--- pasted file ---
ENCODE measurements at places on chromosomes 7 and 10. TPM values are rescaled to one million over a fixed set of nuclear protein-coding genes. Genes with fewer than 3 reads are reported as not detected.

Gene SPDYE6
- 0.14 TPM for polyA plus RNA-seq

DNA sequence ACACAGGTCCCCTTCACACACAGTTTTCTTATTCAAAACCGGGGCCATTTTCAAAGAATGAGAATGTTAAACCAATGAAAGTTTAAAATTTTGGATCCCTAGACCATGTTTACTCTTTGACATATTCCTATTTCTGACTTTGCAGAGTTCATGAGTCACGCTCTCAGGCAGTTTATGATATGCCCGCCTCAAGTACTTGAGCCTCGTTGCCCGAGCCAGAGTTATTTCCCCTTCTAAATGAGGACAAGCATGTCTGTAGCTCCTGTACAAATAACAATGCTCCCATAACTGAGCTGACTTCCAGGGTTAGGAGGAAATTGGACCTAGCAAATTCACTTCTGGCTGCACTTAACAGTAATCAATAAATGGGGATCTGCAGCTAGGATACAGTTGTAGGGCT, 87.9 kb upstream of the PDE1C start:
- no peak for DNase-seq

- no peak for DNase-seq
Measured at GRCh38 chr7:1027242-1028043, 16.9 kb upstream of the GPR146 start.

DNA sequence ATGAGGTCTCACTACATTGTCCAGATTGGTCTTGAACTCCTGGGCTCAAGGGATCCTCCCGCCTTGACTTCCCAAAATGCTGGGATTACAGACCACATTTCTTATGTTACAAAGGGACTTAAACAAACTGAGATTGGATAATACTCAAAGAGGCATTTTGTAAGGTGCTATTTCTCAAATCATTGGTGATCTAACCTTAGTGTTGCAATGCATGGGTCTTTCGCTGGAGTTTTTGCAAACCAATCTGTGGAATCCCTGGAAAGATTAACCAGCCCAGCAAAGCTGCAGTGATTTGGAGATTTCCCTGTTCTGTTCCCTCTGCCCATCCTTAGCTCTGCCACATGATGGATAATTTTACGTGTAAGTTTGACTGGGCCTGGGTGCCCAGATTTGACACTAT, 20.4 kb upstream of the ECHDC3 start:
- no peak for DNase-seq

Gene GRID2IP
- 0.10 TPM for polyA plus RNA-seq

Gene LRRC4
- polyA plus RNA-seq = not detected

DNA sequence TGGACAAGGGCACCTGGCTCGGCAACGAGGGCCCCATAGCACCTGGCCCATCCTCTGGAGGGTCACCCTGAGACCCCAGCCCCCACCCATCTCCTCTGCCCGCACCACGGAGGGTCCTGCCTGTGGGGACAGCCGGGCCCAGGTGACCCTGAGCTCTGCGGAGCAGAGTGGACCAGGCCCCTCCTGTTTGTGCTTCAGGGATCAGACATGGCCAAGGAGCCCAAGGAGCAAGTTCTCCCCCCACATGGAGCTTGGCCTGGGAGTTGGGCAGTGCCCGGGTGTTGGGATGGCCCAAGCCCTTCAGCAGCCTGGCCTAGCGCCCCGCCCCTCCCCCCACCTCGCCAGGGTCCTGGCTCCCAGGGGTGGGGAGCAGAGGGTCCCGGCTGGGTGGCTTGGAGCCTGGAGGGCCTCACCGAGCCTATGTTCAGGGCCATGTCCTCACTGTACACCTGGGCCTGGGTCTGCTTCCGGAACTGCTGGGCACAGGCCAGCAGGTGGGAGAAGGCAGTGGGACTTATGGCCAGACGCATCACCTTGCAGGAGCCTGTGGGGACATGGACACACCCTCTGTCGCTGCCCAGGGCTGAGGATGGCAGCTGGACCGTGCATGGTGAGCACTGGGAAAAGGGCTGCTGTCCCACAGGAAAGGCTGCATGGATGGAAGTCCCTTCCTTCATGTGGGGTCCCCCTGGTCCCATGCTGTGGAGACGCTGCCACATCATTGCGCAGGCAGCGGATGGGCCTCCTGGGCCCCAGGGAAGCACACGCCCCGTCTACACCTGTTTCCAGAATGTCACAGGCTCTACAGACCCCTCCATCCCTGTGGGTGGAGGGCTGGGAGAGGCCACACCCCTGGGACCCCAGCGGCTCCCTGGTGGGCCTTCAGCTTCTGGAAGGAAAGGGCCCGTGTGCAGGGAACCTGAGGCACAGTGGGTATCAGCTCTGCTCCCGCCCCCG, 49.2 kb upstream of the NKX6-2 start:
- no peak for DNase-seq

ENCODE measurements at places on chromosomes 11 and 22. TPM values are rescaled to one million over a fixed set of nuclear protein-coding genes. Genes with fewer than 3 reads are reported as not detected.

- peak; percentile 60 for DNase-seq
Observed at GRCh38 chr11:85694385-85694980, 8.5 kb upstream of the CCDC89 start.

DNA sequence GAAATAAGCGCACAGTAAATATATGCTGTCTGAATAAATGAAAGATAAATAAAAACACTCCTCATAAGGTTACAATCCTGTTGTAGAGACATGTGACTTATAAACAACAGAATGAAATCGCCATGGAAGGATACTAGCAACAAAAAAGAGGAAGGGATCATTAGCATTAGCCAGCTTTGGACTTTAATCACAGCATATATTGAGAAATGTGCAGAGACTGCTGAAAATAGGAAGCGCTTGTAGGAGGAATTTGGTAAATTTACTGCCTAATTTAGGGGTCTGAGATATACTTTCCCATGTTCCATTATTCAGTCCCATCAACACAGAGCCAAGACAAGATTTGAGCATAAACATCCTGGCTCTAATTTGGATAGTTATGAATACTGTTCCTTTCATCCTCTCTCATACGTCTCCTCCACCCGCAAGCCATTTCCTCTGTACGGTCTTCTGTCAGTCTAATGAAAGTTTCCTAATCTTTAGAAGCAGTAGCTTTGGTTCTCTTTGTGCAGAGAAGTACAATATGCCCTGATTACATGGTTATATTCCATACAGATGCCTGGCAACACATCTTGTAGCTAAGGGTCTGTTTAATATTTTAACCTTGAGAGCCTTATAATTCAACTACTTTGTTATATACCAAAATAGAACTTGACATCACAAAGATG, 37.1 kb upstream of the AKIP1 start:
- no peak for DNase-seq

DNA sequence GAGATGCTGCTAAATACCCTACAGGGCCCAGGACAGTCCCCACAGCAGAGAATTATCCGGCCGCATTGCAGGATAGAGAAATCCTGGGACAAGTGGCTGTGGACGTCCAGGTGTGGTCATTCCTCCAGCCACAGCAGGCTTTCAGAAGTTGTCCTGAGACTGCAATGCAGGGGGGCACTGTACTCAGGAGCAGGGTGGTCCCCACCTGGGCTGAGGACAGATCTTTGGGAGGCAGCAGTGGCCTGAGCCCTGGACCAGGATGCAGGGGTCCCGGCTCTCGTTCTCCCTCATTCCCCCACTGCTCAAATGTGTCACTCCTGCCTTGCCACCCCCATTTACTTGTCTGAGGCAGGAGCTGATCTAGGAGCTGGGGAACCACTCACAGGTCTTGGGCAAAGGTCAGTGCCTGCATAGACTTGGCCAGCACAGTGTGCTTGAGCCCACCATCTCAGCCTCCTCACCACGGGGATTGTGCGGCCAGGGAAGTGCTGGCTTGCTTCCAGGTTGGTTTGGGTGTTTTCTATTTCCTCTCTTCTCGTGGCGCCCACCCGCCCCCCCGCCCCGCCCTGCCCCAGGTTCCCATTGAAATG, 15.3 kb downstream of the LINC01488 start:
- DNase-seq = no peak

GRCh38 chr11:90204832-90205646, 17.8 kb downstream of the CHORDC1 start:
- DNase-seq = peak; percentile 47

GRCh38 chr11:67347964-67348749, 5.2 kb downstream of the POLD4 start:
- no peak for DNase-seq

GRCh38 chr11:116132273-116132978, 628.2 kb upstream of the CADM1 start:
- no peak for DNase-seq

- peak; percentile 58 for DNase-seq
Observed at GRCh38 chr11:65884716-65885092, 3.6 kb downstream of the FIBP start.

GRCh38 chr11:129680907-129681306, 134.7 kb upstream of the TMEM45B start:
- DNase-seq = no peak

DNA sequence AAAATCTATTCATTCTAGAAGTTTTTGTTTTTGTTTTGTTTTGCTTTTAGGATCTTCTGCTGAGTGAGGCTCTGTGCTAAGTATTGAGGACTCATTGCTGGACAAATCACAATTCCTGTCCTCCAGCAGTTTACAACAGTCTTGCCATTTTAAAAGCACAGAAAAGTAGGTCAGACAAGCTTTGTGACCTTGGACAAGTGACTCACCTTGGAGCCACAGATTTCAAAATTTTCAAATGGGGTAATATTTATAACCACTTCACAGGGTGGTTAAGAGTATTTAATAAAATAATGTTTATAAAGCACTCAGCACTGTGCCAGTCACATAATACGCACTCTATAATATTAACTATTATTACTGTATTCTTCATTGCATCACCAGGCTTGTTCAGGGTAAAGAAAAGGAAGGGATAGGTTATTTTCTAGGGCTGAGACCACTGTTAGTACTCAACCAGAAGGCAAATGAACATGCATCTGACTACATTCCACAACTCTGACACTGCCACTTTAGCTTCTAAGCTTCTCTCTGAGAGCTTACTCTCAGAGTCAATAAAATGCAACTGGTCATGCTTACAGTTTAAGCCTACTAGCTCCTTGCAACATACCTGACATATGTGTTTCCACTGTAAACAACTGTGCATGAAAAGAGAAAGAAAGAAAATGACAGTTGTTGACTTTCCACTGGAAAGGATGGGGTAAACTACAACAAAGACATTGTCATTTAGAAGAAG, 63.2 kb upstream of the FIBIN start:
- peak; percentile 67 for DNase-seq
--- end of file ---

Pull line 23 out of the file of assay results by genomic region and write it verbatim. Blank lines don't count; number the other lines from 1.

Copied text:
GRCh38 chr11:90204832-90205646, 17.8 kb downstream of the CHORDC1 start: